(2) humanitarian assistance should be monitored so as to minimize the possibility of its political or military diversion; and
(3) the United States should encourage other countries that provide food and other humanitarian assistance to North Korea to do so through monitored, transparent channels, rather than through direct, bilateral transfers to the Government of North Korea.
Expresses the sense of Congress that:
(1) U.S. humanitarian assistance to the Government of North Korea shall be delivered and monitored according to internationally recognized humanitarian standards, be provided on a needs and not political basis, and be made available to all vulnerable groups in North Korea, no matter where in the country they may be located; and
(2) U.S. nonhumanitarian assistance to North Korea shall be contingent upon North Korean progress toward human rights protection, family reunification, prison reform, decriminalization of political activity, and disclosure of information respecting the abduction of citizens of Japan and the Republic of Korea.
Section 203 -
Authorizes the President to provide assistance to organizations or persons that provide humanitarian assistance or legal assistance to North Koreans who are outside of North Korea without the permission of the Government of North Korea. States that such assistance should be used to provide:
(1) humanitarian assistance to North Korean refugees, defectors, migrants, and orphans outside of North Korea, which may include support for refugee camps or temporary settlements; and
(2) humanitarian assistance to North Korean women outside of North Korea who are victims of trafficking, or are in danger of being trafficked.
Authorizes FY 2005 through 2008 appropriations.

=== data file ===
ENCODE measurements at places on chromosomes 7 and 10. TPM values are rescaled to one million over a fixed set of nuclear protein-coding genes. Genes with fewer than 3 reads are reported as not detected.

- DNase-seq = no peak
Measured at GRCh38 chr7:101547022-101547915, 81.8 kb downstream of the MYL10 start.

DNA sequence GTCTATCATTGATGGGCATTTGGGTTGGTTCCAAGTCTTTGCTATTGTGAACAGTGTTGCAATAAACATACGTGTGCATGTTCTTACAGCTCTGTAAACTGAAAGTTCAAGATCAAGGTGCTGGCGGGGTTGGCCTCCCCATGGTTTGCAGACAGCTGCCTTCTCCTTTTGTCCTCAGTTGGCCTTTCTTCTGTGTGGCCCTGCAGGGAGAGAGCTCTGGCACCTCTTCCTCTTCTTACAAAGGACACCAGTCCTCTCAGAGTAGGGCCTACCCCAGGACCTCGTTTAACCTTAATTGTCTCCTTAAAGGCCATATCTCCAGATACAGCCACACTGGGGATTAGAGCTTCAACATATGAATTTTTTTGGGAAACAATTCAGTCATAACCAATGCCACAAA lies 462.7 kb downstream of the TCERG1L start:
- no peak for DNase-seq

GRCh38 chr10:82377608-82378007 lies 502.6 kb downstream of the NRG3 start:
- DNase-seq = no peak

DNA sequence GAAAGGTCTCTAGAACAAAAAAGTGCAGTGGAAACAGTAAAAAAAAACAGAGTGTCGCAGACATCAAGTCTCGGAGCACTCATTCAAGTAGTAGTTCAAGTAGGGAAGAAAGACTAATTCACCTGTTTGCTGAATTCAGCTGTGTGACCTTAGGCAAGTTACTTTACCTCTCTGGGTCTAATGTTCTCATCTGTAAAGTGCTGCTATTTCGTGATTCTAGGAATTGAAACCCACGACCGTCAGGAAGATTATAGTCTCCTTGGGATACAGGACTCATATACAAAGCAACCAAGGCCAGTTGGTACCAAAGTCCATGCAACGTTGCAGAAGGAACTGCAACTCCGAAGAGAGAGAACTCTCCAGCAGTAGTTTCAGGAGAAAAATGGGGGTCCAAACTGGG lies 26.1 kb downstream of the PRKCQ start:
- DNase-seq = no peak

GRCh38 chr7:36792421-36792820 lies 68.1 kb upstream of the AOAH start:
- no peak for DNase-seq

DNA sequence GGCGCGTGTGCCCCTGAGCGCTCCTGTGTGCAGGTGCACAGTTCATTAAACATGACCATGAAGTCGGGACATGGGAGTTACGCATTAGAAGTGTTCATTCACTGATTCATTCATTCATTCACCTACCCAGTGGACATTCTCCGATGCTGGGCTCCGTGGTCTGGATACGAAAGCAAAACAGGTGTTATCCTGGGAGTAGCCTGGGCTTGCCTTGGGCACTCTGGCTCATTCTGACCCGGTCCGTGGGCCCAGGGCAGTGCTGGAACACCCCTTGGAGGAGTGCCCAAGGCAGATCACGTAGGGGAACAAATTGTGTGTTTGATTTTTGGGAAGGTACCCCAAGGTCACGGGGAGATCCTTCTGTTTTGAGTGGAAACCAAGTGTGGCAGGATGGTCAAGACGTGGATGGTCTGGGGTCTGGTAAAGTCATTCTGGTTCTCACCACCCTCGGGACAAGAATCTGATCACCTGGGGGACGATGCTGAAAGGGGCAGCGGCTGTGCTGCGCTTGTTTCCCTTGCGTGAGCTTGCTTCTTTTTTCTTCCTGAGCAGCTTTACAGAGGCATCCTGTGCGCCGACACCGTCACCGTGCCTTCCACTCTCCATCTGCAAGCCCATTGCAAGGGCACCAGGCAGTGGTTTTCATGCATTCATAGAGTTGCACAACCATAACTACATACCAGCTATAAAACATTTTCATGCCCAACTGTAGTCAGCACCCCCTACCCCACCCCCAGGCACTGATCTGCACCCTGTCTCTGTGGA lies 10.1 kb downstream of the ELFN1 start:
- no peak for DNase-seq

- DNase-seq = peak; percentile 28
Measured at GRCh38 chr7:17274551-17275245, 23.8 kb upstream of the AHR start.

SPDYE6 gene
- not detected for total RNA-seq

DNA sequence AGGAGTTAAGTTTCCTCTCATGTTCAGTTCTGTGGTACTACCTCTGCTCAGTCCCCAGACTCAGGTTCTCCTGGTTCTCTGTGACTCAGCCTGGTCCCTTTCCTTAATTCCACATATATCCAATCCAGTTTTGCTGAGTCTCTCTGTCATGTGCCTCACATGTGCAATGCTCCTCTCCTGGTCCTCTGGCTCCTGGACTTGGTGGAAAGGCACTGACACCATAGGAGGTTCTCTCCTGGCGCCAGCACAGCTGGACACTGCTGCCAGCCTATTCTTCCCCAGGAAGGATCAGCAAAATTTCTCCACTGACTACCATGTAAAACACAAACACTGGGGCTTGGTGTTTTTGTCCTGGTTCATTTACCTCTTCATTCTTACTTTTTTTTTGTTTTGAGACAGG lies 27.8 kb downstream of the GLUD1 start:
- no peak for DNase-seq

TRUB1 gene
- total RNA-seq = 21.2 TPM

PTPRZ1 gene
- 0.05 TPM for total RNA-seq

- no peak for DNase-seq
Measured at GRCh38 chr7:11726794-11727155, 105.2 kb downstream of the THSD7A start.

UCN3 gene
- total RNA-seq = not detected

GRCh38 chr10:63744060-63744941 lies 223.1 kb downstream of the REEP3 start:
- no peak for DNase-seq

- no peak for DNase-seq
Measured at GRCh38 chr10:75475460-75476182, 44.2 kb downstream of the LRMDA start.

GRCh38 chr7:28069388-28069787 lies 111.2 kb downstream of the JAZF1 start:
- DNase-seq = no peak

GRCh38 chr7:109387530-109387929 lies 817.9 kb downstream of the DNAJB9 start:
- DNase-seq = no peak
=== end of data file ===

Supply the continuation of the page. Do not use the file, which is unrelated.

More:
Title III - Protecting North Korean Refugees
Section 301 -
Directs the Secretary to report on the North Korean refugee situation and U.S. policy toward North Korean refugees and defectors, including:
(1) an assessment of whether North Koreans in China have effective access to personnel of the United Nations High Commissioner for Refugees, and of whether the Government of China is fulfilling its obligations under the 1951 Convention Relating to the Status of Refugees;
(2) an assessment of whether North Koreans have effective access to U.S. refugee and asylum processing; and
(3) the total number of North Koreans who have been admitted into the United States as refugees or asylees in each of the past five years.
Section 302 -
States that for refugee or asylum status under the Immigration and Nationality Act, a national of the Democratic Republic of Korea shall not be considered a national of the Republic of Korea.
Section 303 -
Directs the Secretary to facilitate the submission of refugee applications by citizens of North Korea.
Section 304 -
Expresses the sense of Congress that: (1) the Government of China has obligated itself to provide the United Nations High Commissioner for Refugees (UNHCR) with unimpeded access to North Koreans inside its borders to enable UNHCR to determine whether they are refugees and whether they require assistance, and that UNHCR donor countries should press China for such access; and (2) should China refuse such access, UNHCR should assert its right of access through arbitration with China.
Section 305 -
Directs the Secretary and the Secretary of Homeland Security to report annually (for the next six years) on: (1) the numbers of North Koreans admitted as refugees or political asylees; and (2) measures taken to facilitate access to the U.S. refugee program by persons fleeing countries of particular concern for violations of religious freedom.

House Republican Conference Summary

The summary below was written by the House Republican Conference, which is the caucus of Republicans in the House of Representatives.


No summary available.

House Democratic Caucus Summary